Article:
Our recent warm December weather here in Utah has reminded me about interviews I have done with some older people. When they spoke of the winters of their childhoods, most said, ". . . that was back in the day when it used to snow." I sometimes wonder about the days when it used to snow.
My mother, Pauline Anderson Harward, grew up in Koosharem, Utah, near Fish Lake and 6,914 feet above sea level. I know the Fish Lake area can get lots of snow some years and almost none in others. But I am unsure if the area receives as much snow now as in the 1950s, 1940s or earlier.
My mom spoke of the Koosharem winters when she was growing up and said, "During the winter months in Koosharem, we were often snowed in. At night Dad would lay on the floor and want us to tickle him and comb his hair. Mother would lie on the couch and listen to him tell us stories. We could hear the wind blowing outside, but it was cozy in there with our family." These few short sentences present a wonderful scene for my mind.
In the winter months, my grandma often made what was called Million Dollar Fudge. She usually shared some with the family and put the rest in her freezer. On cold winter nights Grandpa often said to one of his children, "Go get the fudge out of the freezer."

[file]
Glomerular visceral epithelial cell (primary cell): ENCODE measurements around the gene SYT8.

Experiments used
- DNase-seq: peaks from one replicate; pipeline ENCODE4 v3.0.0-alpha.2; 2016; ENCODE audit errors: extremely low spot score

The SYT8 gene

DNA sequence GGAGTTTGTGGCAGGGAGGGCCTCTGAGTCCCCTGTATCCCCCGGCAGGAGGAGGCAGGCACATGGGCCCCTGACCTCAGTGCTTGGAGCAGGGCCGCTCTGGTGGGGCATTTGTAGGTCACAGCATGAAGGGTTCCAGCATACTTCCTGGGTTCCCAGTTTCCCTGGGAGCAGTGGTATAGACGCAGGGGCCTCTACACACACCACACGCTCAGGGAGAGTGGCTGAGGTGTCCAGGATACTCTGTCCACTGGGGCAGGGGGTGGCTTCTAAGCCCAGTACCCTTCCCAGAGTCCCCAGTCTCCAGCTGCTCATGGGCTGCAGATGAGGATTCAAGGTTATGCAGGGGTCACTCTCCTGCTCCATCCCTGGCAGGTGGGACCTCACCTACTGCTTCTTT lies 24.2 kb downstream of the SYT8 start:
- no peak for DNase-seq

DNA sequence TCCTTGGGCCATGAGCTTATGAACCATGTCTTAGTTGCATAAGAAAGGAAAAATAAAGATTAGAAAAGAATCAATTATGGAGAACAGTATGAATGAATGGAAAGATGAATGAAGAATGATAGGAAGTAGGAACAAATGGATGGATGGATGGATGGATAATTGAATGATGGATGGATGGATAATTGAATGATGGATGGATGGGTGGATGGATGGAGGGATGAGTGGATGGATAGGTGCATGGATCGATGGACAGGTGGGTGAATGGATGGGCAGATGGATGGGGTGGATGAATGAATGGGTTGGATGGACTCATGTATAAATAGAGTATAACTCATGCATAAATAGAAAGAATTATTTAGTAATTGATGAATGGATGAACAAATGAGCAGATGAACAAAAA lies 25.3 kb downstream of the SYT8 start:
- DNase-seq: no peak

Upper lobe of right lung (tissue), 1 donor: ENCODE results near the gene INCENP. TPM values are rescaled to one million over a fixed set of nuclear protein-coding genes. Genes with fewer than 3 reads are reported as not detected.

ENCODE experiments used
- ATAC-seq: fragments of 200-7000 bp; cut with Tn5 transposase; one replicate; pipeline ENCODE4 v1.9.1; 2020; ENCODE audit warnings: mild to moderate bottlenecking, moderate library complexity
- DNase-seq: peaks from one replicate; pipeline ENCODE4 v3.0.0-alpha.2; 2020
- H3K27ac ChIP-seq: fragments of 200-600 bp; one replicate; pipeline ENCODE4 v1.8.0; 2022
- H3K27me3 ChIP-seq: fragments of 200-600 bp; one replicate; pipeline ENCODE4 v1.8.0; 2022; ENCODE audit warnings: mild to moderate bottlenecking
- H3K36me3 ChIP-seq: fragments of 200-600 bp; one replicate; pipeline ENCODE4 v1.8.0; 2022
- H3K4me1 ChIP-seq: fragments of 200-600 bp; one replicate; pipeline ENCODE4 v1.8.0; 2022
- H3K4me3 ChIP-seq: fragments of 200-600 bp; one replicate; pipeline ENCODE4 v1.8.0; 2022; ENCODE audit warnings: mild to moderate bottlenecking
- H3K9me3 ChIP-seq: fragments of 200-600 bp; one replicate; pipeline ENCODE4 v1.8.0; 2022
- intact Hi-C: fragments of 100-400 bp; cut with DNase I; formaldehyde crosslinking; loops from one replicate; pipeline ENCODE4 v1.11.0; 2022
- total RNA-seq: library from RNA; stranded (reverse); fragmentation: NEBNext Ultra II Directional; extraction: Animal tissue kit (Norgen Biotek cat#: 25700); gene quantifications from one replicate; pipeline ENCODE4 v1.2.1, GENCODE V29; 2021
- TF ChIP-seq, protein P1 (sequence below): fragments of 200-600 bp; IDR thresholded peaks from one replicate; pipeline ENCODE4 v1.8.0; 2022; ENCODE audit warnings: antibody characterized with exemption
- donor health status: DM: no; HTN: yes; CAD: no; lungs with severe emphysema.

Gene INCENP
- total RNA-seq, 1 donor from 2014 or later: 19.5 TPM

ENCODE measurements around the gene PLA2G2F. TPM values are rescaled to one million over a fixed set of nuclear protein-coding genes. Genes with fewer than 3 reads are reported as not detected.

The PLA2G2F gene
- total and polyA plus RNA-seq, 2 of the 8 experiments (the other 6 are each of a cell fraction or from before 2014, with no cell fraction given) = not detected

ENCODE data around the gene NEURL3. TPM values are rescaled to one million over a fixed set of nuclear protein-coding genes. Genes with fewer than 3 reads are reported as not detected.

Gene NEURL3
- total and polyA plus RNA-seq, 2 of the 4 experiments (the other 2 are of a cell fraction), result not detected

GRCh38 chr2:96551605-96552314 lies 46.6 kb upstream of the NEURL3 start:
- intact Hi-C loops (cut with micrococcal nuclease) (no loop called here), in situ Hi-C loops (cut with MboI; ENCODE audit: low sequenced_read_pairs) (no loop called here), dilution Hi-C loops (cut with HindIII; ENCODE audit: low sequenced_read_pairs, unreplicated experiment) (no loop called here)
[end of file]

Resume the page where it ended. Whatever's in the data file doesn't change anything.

When I was a child, we all ate Grandma's good homemade candy, and I am sure most of Grandpa's granddaughters spent a lot of time tickling his arms and combing his hair. He even allowed us to put pink and green rollers in his hair just so we would comb it.
I remember the smell of the Brylcreem in his hair, and I did not like the feel of it on my fingers, but Grandpa liked the attention so I continued.
Even if it doesn't snow today as it used to, maybe every family should keep some fudge in the freezer. And if Grandpa still has hair, put in a few curlers along with a good arm tickling. Family's today might be all the better for it.